When a couple of years turn into a life…
South Africa’s charms have a way of keeping people here longer than they ever intended to stay
By Chandrea Serebro
Emanuel and Tali Goldberg
Belgian Emanuel Goldberg didn’t choose South Africa, but, he says “it kind of chose me”. And like all good matches, it was a great fit. “I told my mother that I would only be going to South Africa for a month,” says Emanuel, when he got an opportunity to go and learn in a yeshiva in Johannesburg while he was learning in yeshiva in the UK. “The opportunity was too good to miss out on.” Twelve years later, Emanuel is still here and “I haven’t looked back”. Married to Tali with two daughters, Emanuel is still positively moved by the “unbelievable Jewish community” here, which he says is one of the reasons why he still lives here.
“It is really beautiful to see Jews who have such achdus (unity). It doesn’t matter whether you are charedi, mizrachi, chassidish, secular, religious, Ashkenazi, or Sefardi – everyone is Jewish, part of the family.” A family that Emanuel describes as “warm and friendly”. “It was actually such a big culture shock to me when I moved here initially. In Belgium when you greet someone, it is only appropriate to say ‘Hi, how are you?’ if you are friends with that person. Here, you would greet a total stranger like that. People are so welcoming.” When he thinks of how his life might be at home, he feels “blessed” to be in a place where there is little anti-Semitism, something he experienced “on the streets” in Antwerp quite often. “I am not saying this is the case of everyone who lives in Antwerp, but for me, it is amazing not to have to deal with it here.” And, of course, the sun in sunny South Africa is one of the best parts of it all. “I think the thought of the weather conditions at home alone make me feel depressed.”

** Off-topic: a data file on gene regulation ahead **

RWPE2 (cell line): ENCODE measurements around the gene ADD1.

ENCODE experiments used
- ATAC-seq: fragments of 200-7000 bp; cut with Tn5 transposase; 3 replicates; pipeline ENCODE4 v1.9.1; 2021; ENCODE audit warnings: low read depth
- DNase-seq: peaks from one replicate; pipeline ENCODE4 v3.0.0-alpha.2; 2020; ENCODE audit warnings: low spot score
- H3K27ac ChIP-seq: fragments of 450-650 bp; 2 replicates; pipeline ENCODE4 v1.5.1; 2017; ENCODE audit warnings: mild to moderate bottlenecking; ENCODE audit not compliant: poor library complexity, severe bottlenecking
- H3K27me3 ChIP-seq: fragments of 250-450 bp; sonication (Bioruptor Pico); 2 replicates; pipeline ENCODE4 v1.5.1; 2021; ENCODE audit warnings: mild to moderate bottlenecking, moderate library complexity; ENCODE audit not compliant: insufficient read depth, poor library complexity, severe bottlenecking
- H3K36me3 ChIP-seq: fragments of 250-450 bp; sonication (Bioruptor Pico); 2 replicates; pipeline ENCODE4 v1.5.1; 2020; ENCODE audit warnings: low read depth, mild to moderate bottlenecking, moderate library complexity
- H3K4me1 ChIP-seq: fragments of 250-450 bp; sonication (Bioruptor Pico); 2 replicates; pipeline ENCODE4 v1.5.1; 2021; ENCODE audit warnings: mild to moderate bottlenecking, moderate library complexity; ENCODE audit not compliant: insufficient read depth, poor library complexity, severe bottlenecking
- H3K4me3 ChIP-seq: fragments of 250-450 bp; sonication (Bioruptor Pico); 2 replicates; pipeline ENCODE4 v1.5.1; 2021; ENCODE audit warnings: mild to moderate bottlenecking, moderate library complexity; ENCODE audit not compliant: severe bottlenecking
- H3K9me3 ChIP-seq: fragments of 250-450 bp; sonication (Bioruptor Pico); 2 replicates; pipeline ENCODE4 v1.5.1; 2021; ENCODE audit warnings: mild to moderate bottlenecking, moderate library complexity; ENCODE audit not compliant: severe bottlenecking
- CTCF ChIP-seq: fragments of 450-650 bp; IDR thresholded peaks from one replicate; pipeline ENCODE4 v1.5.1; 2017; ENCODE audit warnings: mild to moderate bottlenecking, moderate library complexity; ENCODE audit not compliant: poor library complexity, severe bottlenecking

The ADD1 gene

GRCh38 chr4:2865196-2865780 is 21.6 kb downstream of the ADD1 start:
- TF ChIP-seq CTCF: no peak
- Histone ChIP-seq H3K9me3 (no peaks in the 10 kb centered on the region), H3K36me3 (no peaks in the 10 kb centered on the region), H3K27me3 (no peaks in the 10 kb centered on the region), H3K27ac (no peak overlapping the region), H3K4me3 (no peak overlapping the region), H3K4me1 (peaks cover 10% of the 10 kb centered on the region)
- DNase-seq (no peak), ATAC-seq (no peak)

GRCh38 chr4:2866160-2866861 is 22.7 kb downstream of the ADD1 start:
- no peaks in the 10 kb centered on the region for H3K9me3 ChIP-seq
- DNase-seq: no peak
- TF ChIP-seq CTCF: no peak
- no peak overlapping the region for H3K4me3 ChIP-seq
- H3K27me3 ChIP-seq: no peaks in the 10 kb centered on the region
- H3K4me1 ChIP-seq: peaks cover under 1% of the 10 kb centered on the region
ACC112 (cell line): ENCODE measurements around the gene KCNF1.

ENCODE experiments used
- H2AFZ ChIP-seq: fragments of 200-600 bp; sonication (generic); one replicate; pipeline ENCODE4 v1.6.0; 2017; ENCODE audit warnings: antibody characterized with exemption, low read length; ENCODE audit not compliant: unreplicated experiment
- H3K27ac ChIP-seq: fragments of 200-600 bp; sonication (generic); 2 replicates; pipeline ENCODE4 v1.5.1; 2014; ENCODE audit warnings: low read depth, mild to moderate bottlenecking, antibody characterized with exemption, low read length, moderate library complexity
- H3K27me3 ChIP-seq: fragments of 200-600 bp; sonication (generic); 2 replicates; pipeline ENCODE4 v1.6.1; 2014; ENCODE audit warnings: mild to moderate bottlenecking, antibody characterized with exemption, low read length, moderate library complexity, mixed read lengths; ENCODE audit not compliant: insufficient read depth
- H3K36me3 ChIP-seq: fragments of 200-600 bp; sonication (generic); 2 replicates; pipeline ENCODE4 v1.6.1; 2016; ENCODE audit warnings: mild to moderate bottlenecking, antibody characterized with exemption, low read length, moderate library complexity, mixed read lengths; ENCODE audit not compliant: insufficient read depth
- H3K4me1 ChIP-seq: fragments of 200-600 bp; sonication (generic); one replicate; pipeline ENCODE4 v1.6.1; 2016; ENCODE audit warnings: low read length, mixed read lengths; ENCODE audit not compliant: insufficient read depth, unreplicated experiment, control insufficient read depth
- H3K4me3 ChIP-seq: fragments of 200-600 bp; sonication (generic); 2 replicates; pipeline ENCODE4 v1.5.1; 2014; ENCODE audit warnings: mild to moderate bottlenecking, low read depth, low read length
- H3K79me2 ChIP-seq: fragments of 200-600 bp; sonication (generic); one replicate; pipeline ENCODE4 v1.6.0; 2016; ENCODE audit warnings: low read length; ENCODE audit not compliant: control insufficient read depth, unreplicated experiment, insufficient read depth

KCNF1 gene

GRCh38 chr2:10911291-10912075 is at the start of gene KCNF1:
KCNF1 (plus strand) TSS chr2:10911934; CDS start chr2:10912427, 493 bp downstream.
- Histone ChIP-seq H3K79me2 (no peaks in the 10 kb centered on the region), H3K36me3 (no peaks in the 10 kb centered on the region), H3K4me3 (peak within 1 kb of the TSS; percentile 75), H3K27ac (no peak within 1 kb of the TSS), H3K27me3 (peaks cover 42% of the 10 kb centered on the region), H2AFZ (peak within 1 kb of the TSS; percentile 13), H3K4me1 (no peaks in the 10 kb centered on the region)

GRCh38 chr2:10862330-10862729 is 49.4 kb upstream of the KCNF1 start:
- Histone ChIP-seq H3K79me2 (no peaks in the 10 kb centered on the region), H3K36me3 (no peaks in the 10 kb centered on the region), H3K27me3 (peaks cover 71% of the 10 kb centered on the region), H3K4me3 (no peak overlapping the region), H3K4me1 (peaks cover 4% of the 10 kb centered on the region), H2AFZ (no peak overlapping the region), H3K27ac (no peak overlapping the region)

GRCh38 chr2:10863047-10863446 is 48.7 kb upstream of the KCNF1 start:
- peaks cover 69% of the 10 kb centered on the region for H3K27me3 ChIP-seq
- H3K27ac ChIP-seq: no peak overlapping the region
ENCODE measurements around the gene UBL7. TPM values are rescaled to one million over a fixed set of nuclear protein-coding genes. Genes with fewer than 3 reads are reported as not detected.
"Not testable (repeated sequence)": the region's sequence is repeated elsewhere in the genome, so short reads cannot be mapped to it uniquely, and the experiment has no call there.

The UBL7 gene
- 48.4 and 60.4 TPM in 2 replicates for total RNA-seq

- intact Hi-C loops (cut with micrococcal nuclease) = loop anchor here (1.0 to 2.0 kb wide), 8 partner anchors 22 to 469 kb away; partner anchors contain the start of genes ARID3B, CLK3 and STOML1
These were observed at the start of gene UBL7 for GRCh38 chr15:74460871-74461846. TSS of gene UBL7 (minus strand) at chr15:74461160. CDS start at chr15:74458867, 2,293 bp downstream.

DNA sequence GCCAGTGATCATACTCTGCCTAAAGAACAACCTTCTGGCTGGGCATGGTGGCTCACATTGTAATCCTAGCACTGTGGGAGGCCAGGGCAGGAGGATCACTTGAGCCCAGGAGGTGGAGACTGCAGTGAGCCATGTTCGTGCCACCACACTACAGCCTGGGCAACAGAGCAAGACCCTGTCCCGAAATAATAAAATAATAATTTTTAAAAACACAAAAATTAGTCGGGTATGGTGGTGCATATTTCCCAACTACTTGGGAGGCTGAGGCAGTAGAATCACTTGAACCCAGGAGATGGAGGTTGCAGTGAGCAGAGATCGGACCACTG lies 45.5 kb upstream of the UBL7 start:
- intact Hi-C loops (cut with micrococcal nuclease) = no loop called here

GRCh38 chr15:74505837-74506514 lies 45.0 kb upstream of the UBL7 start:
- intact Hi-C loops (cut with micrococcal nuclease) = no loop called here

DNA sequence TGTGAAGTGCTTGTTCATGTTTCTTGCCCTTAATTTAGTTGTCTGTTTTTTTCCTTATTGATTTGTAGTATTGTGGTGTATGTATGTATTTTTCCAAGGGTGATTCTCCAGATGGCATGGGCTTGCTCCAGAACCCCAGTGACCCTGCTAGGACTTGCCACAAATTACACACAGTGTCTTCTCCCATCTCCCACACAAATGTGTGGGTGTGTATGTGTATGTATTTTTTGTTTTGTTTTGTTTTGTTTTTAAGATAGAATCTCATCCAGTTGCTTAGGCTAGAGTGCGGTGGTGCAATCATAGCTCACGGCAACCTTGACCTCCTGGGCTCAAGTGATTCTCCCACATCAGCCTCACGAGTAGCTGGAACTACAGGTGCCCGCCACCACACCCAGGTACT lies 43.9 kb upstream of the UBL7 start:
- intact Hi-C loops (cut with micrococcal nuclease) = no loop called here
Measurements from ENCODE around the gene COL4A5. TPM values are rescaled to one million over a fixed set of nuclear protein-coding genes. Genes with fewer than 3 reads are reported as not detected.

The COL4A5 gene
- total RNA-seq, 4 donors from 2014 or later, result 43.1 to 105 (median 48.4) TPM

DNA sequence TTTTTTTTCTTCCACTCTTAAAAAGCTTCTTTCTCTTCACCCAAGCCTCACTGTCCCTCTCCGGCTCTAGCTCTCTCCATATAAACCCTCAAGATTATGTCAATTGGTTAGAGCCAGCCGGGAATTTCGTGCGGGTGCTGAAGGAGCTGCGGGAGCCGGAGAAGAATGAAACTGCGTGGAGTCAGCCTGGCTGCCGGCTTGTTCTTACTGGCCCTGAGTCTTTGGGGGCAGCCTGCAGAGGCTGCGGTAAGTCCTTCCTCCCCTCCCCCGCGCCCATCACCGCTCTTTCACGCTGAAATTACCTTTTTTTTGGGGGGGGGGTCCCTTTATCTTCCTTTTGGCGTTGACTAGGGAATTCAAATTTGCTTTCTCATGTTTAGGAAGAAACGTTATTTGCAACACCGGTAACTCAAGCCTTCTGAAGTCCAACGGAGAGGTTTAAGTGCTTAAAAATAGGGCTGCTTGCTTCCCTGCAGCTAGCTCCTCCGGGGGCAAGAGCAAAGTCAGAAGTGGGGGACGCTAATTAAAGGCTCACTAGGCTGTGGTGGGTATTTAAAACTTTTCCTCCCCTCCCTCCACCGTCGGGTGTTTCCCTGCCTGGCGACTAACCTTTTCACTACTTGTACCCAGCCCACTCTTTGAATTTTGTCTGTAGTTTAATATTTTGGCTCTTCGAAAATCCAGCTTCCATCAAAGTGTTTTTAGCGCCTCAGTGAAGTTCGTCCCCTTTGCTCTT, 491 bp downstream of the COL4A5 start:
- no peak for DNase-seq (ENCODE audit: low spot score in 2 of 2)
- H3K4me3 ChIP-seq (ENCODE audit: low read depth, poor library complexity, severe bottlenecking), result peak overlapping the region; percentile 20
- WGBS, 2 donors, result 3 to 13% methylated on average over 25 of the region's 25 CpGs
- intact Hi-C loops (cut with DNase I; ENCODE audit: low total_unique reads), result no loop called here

Baila and Ari Arenstein
Baila and Ari Arenstein were both in New York when a few different people, on separate occasions, suggested that they meet. There must have been something special between these two young southern hemisphere adults in the Big Apple, because soon they found themselves down under getting married; he, a South African, and she, an Australian born-and-bred. After getting married, the Arensteins lived in Australia for three years, until ‘business opportunities’ that Ari wanted to explore here in South Africa brought them to live here.
“I didn’t think I would even last five years here,” says Baila, which was the original time frame that they gave themselves to make it work. “I was sure that I would have moved back to Australia before the 5 years were even up! I didn’t think I would be able to handle being away from my family, and I certainly didn’t anticipate how well I would adjust to living here.” Now, seven years on, Baila attributes “huge personal growth” to her living in South Africa and finding a family away from her family, a home away from home. “We had come a few times to visit prior to our move here and I felt that everyone was warm and welcoming. But, once we moved here, I made a point to become involved in our shul and community, and this forced me to get to know people and feel like I was an active member in the community, whereas back at home I would have just been a member.”
This gave Baila a framework to make “really good friends, who are like family to me”. Of course, there are times when South Africa feels like the Wild West to a civilised Ozzi, and Baila can feel “frustrated when things just don’t work here”. “I can feel a panic attack coming on just thinking about Home Affairs after all the disaster stories we’ve had there. As an Australian, I’m used to everyone going by the rules and institutions functioning as they should.”
Living here has its advantages, particularly from a space perspective. “We are fortunate to live in a beautiful, spacious house with gardens and swimming pools. In Australia, at least the part of Australia where my community was, we would not have been able to have that at this stage of our life.” And despite our differences, says Baila, at the end of the day, “the mentality of South Africans and Australians are more similar than other countries in the world”, which made it much easier to adjust to being here. “We are also affiliated to the same type of community here as I was in Australia, which feels like home, but because the community here is smaller, you feel more integral to the community and that is a great feeling.”